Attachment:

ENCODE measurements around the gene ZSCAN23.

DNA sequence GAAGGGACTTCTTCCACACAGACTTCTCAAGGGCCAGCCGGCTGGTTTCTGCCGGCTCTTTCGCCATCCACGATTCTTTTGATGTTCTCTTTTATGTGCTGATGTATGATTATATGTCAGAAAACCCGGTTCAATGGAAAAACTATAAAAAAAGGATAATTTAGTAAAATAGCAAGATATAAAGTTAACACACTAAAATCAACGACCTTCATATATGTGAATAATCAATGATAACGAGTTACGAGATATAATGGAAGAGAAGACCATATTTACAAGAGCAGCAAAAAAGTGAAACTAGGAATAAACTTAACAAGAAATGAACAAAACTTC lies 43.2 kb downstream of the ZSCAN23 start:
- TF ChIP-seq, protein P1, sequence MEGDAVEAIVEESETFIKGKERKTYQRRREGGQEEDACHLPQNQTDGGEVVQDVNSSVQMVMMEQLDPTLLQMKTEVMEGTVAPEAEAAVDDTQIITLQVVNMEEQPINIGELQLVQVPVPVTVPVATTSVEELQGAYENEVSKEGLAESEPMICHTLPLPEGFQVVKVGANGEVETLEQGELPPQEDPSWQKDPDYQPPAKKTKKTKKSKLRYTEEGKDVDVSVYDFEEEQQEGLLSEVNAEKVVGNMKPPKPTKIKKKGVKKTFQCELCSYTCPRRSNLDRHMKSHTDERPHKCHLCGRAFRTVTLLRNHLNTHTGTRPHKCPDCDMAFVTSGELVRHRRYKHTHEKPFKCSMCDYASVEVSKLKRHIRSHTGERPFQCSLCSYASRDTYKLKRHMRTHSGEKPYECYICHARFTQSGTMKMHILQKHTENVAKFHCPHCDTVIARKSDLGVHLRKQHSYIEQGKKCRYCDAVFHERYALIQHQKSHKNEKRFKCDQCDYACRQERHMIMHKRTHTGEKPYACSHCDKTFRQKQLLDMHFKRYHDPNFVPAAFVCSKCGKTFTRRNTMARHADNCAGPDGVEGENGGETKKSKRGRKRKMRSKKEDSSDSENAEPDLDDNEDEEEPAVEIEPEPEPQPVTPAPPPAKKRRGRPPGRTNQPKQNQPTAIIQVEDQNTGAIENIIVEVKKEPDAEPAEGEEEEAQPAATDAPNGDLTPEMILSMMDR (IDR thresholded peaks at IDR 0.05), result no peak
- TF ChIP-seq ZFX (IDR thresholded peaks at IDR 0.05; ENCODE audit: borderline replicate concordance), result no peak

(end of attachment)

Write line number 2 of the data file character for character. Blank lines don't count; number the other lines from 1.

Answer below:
DNA sequence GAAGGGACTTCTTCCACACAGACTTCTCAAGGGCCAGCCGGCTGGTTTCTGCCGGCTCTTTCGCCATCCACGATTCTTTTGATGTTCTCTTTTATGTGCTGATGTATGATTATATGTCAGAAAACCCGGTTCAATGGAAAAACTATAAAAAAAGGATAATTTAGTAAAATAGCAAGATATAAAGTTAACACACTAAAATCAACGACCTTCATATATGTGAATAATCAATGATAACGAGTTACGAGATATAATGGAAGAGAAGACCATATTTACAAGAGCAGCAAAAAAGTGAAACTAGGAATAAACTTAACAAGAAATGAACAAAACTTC lies 43.2 kb downstream of the ZSCAN23 start: